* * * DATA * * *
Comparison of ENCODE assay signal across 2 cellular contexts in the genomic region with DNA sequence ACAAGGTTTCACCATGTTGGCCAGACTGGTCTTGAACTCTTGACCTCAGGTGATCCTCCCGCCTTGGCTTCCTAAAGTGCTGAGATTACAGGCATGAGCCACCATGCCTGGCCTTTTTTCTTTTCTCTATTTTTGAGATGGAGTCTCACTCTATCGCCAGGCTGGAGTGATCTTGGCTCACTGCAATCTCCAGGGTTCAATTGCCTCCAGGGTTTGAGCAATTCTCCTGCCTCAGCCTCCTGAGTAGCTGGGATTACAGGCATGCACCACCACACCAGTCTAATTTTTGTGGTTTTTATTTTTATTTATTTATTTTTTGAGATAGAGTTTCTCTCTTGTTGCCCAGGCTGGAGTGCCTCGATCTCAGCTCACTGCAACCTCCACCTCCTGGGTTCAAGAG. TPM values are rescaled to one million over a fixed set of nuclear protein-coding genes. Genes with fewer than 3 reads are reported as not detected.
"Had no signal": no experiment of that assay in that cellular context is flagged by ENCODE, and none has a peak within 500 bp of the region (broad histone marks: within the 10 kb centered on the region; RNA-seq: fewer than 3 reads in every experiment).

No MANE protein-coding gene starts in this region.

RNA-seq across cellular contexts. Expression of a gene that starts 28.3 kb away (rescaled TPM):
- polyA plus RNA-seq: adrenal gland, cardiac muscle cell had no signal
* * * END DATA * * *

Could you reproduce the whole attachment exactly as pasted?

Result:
Comparison of ENCODE assay signal across 2 cellular contexts in the genomic region with DNA sequence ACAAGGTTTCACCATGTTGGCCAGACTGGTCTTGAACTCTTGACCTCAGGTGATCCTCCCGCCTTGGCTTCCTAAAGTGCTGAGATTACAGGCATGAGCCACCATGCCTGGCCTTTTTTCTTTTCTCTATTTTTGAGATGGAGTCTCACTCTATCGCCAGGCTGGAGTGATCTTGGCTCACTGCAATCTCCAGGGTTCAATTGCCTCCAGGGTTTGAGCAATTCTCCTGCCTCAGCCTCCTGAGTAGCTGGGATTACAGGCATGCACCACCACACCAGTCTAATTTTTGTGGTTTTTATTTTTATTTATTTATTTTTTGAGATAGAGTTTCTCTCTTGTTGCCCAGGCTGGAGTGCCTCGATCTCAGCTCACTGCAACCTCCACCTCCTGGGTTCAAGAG. TPM values are rescaled to one million over a fixed set of nuclear protein-coding genes. Genes with fewer than 3 reads are reported as not detected.
"Had no signal": no experiment of that assay in that cellular context is flagged by ENCODE, and none has a peak within 500 bp of the region (broad histone marks: within the 10 kb centered on the region; RNA-seq: fewer than 3 reads in every experiment).

No MANE protein-coding gene starts in this region.

RNA-seq across cellular contexts. Expression of a gene that starts 28.3 kb away (rescaled TPM):
- polyA plus RNA-seq: adrenal gland, cardiac muscle cell had no signal